There are supposedly over 39 places in the Americas that show signs of  a pre-Clovis presence. The Buttermilk Creek Complex in Texas is one of those.It was dated using luminescence dating or OSL, a form of dating ancient materials that entails analyzing minerals by calculating when they were last exposed to the light.Usually we are more familiar with carbon dating, which is different than OSL because it achieves its results by looking at organic materials.At the Buttermilk Creek site tons of artifacts have been discovered that can support the claims of the age of the site.”More than 50 well-formed artifacts as well as hundreds of flakes and fragments of chipping debris were embedded in thick clay sediments immediately beneath typical Clovis material”(Wilford,2011). In Monte Verde, Chile there is evidence of groups that hugged the coast of the continent that have dates of over 14,000 years old.In South Carolina there are  recent findings that could indicate a pre-Clovis presence of over 50,000 years ago.clovis-pointsThe Clovis were a prehistoric Native American culture that lived around 13,500 years ago, so to find any evidence of cultures that date before this is extraordinary.Archaeologists have to support theses claims with facts to gain support for further funding. First archaeologists find chert chippings,sometimes around a natural deposit. These groups would come back year after year to quarry stones to make their tools. Next they dig and sift through a chronological  time frame that consist of  finds ranging from spear points, tools, polished hematite and some organic material , such as fire hearths.There is little need to question the dates of these sites if there is proper research from credible scientists taking place.All of these findings as a collective whole suggest that there was an earlier migration than what has widely been accepted .Wernecke and Collins from the Gault School of Archaeological Research sum up the many findings with dates of 8 great examples predating Clovis culture found all over the world.”These are: 1) widely dispersed sites in the grasslands of North America, dating 18,000 to 14,000 cal BP, where humanly-modified mammoth remains are found in the absence of stone projectile points; 2) sites near the late glacial ice front in North America, dating ca. 14,000 cal BP, where proboscidean remains are found associated with stone flake tools and a worked bone projectile point, but no stone projectile points; 3) “Paleocoastal” sites from southern Chile to the channel islands of California, dating from 14,500 to 12,000 calBP, with a mix of terrestrial and marine resources associated with a broad array of stone tool forms including projectile points at some sites; 4) sites along the western margin of the hemisphere from Alaska to Chile where long, narrow, thick projectile points occur with non-blade tool assemblages between 14,500 and 10,000 cal BP; 5) one dated site [ca. 23,000 cal BP], one undated site, and six undated, isolated finds of large Laurel-leaf-like, bipointed bifaces from submerged and subaerial sites in the mid-Atlantic region; 6) sites distributed widely in eastern North America and dated from 21,000 to 14,000 cal BP that all share thin, lanceolate, unfluted projectile points and all but one also share prismatic blades; 7) sites with diverse lithic assemblages of unifaces, bifaces, and often blades and some with stone projectile points, dating between 15,500 and 13,200 cal BP in south central North America; 8) lithic assemblages lacking projectile points but having other kinds of chipped stone tools distributed widely in South America outside of the Amazon Basin and mostly dating 14,000 to 13,000 cal BP with two outliers dating greater than 30,000 cal BP”( Wernecke and Collins ,2016). So without a doubt there is a presence that predates current Beringian migration models and opens up the discussion to the origins of man with new and exiting theories of how he has evolved and thrived in the Americas for a really, really long time.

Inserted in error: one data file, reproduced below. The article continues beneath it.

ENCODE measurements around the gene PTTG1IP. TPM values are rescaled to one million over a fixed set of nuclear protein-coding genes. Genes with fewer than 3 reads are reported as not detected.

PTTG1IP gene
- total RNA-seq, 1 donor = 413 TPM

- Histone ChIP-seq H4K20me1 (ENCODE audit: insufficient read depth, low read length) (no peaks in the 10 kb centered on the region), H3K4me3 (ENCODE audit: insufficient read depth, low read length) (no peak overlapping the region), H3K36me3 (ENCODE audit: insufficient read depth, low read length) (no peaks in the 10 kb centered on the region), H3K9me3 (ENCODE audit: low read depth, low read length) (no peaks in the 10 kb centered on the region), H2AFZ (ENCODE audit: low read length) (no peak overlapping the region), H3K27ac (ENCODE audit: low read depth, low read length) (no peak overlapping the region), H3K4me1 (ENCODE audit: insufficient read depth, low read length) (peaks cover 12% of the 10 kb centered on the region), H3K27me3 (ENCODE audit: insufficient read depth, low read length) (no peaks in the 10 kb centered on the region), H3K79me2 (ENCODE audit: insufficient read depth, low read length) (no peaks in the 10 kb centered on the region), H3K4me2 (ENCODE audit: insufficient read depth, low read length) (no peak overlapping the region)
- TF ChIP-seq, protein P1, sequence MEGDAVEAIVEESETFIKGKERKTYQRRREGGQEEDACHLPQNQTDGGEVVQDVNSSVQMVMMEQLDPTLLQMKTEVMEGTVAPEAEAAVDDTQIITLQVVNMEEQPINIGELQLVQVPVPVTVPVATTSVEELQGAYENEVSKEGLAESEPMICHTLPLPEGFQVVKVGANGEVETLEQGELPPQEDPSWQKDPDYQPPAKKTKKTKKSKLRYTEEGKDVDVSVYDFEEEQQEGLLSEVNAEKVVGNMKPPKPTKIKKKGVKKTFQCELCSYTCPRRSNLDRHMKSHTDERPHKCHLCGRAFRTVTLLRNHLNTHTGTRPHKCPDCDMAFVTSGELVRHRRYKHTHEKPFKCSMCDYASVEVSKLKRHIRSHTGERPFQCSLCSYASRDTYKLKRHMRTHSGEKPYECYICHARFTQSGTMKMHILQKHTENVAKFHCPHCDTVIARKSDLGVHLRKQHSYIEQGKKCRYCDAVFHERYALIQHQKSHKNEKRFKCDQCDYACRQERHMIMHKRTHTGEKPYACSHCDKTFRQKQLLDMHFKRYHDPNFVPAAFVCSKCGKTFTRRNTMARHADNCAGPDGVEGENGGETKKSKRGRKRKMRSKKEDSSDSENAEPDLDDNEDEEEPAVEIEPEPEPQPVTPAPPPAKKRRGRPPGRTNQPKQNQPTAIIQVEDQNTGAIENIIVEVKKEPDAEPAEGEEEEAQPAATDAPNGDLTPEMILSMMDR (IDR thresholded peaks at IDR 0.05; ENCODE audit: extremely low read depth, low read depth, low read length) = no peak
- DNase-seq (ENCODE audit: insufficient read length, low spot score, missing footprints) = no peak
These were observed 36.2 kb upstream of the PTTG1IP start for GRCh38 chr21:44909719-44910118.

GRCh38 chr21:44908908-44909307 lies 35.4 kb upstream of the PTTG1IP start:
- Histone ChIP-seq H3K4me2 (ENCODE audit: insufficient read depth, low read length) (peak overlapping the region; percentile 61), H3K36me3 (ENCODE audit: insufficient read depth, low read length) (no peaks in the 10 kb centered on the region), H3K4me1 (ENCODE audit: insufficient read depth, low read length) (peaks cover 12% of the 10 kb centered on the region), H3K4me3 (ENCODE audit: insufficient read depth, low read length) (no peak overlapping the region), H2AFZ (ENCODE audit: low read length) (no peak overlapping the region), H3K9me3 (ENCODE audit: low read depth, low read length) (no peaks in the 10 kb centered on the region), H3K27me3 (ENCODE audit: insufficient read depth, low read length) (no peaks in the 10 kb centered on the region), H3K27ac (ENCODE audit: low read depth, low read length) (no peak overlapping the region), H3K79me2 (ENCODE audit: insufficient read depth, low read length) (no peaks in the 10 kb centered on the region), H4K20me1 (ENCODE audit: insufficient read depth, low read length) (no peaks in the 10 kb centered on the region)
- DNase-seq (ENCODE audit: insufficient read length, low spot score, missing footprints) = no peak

Wernecke, D.C. ,Collins, M.B.(2016). Institute for Archaeological Studies: Pre-Clovis in the Americas Conference Smithsonian Institution Washington, D.C. Retrieved from

Wilford,J. N.(2011). Spear Points Found in Texas Dial Back Arrival of Humans In America. Retrieved from